Longarm etiquette

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A new member (hi Becky!) asked a question about attaching a label to a customer quilt. I replied that there is a certain specific etiquette that new longarmers might need to be aware of. It isn't even industry specific--just some common sense and things we've learned from hard experience.

I'll start and please add more "rules".   :ph34r:


The customer gets to see the finished quilt first. If it's in view when another customer is coming, put it away.


A signed in-take form will save you lots of problems and show you to be a professional.


No quilt is perfectly pieced. If you have a problem with fullness or bad borders and can't seem to overcome the issues, a call to your customer is needed. Have them come over to make some decisions on how to proceed. While you don't want to make them feel bad, being aware of the problems and how you plan to fix them will make friends.


Okay quilters---add your ideas!




Here's the "other side"--etiquette for customers (I know, I'm dreaming!)


If you make an appointment, keep it.


Make sure your items are longarm-ready.


If you don't like something after quilting, let the quilter know. That's why she took notes on the intake sheet to refer to. If the thread/batting/quilting design are wrong, you have recourse and allow her/him to make the necessary corrections or an adjustment in the bill. Don't accept it and then tell your friends how disappointed you are. Tell her.


Please add to this list as well!


Linda Rech

Finely Finished Quilts

Millennium on Bliss rails--hand-guided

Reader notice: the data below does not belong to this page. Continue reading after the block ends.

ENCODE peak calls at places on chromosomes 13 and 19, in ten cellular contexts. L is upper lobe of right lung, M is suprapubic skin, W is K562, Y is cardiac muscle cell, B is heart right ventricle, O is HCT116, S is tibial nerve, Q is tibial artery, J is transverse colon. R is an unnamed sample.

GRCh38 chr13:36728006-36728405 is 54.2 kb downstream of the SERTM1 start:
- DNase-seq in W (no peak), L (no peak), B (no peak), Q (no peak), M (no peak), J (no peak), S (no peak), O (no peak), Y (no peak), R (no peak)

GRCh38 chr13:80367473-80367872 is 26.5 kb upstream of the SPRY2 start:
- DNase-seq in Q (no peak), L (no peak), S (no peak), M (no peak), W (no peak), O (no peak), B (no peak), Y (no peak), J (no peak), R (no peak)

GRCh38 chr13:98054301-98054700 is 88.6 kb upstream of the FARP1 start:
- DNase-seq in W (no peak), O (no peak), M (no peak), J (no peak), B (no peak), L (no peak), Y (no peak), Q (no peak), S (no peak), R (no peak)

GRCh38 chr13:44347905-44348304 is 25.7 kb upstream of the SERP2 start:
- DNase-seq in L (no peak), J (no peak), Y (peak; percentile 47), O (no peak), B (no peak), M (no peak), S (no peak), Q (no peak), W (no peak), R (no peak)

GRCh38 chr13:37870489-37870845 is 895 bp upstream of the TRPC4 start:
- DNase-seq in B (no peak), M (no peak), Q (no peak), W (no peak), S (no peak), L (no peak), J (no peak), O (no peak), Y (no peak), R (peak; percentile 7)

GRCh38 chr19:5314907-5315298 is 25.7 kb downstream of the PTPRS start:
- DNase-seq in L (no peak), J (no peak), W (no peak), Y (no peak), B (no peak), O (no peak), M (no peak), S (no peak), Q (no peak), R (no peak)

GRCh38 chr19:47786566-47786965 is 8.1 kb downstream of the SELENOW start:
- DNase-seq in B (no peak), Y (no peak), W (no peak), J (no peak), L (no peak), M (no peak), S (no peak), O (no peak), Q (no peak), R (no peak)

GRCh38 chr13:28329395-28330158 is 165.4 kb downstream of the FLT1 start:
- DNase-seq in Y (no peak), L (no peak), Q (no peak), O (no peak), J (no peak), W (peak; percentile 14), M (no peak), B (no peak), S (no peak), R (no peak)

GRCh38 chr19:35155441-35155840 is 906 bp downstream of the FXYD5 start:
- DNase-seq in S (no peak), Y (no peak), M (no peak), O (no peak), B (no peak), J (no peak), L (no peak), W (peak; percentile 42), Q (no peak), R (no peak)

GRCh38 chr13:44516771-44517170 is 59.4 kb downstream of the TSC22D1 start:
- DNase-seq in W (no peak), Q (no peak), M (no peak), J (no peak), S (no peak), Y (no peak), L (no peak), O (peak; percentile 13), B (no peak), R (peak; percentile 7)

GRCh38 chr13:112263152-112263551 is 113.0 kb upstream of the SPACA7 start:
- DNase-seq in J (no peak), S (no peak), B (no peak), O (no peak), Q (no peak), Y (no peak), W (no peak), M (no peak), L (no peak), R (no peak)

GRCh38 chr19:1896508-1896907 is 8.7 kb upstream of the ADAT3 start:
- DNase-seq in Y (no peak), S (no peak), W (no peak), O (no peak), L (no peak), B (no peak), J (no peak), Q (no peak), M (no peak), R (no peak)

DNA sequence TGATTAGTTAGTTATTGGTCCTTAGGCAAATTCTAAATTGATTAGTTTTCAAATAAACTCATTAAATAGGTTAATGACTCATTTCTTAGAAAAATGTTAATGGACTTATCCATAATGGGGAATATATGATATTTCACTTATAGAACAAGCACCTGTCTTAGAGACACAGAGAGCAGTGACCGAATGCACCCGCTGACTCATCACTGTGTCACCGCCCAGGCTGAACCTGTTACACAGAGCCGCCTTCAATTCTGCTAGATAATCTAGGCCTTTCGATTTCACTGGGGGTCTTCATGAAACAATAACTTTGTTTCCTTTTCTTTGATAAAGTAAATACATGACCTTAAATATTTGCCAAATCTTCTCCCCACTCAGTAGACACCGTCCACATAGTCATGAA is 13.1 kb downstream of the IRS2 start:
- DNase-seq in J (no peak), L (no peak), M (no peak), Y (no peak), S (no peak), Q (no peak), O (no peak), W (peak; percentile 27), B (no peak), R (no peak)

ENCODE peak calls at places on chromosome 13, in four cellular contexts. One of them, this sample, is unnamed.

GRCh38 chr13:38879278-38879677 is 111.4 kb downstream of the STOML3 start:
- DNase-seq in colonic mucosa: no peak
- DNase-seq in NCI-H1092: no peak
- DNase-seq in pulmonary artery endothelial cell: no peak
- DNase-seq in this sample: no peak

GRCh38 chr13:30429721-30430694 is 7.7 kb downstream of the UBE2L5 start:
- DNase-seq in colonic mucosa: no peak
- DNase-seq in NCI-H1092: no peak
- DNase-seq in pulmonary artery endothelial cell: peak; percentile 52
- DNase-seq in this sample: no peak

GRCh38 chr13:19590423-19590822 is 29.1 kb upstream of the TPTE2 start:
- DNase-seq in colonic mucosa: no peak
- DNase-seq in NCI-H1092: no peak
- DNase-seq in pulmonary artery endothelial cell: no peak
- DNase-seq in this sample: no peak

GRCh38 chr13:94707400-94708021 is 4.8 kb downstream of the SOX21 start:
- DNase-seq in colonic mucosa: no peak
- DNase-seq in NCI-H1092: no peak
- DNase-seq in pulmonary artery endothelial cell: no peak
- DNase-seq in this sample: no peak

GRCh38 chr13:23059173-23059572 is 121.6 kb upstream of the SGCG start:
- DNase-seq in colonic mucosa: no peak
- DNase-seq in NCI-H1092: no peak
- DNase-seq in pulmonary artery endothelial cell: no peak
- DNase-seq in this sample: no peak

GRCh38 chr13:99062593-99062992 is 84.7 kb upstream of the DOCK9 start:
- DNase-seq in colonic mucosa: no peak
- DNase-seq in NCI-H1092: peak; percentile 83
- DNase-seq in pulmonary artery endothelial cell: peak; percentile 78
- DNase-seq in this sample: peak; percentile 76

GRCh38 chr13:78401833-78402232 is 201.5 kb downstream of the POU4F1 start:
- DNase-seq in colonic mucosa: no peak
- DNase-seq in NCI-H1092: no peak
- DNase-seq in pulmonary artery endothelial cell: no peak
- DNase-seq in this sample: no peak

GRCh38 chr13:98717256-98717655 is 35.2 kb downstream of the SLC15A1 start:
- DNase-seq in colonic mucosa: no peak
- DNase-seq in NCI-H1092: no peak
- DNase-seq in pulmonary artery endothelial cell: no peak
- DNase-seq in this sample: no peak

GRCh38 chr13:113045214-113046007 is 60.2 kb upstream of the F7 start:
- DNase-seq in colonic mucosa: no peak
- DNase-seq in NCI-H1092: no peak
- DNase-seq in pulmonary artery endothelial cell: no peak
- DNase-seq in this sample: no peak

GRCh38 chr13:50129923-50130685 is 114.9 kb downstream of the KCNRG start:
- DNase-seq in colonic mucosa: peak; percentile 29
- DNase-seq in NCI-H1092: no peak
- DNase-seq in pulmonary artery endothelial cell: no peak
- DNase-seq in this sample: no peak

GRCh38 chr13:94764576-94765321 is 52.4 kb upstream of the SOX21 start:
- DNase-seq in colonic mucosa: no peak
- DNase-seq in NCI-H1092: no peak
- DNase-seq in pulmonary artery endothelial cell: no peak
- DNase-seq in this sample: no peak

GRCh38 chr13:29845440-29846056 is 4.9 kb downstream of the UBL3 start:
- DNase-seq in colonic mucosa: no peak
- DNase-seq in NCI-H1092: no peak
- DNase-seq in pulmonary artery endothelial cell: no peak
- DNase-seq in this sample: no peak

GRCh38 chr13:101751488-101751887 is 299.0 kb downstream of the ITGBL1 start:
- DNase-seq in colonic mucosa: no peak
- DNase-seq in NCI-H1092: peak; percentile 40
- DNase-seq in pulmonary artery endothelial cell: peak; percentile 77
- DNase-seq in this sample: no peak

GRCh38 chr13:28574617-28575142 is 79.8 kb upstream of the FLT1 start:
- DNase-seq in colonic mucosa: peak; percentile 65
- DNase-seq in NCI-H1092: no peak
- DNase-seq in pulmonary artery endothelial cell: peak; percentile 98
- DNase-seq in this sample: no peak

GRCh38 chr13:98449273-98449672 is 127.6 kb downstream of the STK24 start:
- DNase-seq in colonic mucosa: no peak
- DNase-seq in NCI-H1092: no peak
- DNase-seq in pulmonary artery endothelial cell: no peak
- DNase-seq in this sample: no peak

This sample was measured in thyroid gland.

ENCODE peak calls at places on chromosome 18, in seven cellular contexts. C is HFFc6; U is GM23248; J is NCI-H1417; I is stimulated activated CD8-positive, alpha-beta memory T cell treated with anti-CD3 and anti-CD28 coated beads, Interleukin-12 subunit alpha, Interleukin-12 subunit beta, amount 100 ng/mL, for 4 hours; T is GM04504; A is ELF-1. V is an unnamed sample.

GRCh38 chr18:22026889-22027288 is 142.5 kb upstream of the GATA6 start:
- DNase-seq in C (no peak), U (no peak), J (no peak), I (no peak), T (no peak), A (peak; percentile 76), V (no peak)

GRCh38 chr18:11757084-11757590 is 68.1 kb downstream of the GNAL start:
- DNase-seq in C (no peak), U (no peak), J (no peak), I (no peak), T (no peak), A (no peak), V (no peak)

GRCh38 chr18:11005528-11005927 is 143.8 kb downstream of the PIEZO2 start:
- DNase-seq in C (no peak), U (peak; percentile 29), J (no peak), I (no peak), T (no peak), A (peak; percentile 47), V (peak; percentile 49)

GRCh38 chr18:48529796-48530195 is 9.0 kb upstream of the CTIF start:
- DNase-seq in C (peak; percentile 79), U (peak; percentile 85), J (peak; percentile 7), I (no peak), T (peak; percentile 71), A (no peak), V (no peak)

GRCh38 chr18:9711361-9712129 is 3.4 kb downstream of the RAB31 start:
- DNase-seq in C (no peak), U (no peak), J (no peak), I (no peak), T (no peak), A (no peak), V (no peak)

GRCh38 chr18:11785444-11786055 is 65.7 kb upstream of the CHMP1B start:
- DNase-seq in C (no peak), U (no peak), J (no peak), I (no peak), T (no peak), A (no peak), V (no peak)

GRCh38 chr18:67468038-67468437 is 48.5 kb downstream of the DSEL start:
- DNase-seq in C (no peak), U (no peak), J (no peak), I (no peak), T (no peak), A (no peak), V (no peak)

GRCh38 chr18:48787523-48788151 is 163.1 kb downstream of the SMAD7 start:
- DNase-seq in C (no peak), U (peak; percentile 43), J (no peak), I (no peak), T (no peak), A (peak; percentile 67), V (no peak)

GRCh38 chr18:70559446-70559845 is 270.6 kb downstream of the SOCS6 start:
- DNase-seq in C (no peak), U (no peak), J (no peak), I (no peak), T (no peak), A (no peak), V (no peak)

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Linda, What did you say to Becky regarding attaching a label to a customers quilt?  


Other guidelines (rules) I would add...


Sign your free-motion work and make sure your clients are aware you do sign.  Especially if you just spent the last 5 days doing heirloom free-motion quilting on a customers quilt.  Artist sign their work and we are collaborating on a piece.  We are not only providing a service, we are craftwomen/craftmen.


Don't under price your craftsmanship. When we low-ball our pricing, we hurt everyone in this artistic field.


Yes... have a intake form that requires a signature approving the basics - batting, thread choice, size and estimated cost, etc.  Take lots of notes on what the client wants and read the notes back to the client to verify.


Ask permission (or ask the question on your intake form) before posting a clients quilt on your website, blog or FB/social media pages.



The other side etiquette for customers is a great list.  Hmmm... I'll need to think about what to add.  


Thank you for starting this conversation.  

Dawn Graf-Thiessen

Artistry In Quilts  

A Modern Long-arm and Fiber Arts Studio



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I have one to add to the customer side:


Arrange to pick up your quilts in a timely fashion.  The quilt is done, the quilter needs paid for her/his work.


Thanks for starting this post, Linda.  I hope others chime in.

Cindy Thompson

(My perfect quilting combo...Milli and Quiltazoid)

Chrome Top Quilts

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